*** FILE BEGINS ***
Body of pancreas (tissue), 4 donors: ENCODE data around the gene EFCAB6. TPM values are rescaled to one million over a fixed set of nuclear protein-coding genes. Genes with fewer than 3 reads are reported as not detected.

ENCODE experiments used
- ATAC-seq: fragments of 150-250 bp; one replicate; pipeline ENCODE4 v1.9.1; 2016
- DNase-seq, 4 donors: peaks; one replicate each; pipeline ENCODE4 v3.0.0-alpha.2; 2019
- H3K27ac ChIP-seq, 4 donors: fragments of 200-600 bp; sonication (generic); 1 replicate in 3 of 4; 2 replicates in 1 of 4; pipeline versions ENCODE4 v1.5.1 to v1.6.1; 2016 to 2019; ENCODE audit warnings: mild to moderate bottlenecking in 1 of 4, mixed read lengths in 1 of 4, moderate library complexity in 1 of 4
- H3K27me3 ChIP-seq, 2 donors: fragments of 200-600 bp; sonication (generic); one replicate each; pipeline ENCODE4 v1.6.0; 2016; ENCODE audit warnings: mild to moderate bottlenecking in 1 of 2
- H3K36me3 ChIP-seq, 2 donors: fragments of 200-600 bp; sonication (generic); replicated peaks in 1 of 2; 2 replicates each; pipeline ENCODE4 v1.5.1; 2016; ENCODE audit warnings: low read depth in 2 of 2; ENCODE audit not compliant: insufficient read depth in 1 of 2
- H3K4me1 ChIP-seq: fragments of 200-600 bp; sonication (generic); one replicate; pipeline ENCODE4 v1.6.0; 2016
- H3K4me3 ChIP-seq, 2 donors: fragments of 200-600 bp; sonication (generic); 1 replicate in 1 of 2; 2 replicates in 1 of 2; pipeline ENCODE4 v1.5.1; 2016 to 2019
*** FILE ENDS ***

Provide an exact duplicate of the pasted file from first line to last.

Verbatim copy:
Body of pancreas (tissue), 4 donors: ENCODE data around the gene EFCAB6. TPM values are rescaled to one million over a fixed set of nuclear protein-coding genes. Genes with fewer than 3 reads are reported as not detected.

ENCODE experiments used
- ATAC-seq: fragments of 150-250 bp; one replicate; pipeline ENCODE4 v1.9.1; 2016
- DNase-seq, 4 donors: peaks; one replicate each; pipeline ENCODE4 v3.0.0-alpha.2; 2019
- H3K27ac ChIP-seq, 4 donors: fragments of 200-600 bp; sonication (generic); 1 replicate in 3 of 4; 2 replicates in 1 of 4; pipeline versions ENCODE4 v1.5.1 to v1.6.1; 2016 to 2019; ENCODE audit warnings: mild to moderate bottlenecking in 1 of 4, mixed read lengths in 1 of 4, moderate library complexity in 1 of 4
- H3K27me3 ChIP-seq, 2 donors: fragments of 200-600 bp; sonication (generic); one replicate each; pipeline ENCODE4 v1.6.0; 2016; ENCODE audit warnings: mild to moderate bottlenecking in 1 of 2
- H3K36me3 ChIP-seq, 2 donors: fragments of 200-600 bp; sonication (generic); replicated peaks in 1 of 2; 2 replicates each; pipeline ENCODE4 v1.5.1; 2016; ENCODE audit warnings: low read depth in 2 of 2; ENCODE audit not compliant: insufficient read depth in 1 of 2
- H3K4me1 ChIP-seq: fragments of 200-600 bp; sonication (generic); one replicate; pipeline ENCODE4 v1.6.0; 2016
- H3K4me3 ChIP-seq, 2 donors: fragments of 200-600 bp; sonication (generic); 1 replicate in 1 of 2; 2 replicates in 1 of 2; pipeline ENCODE4 v1.5.1; 2016 to 2019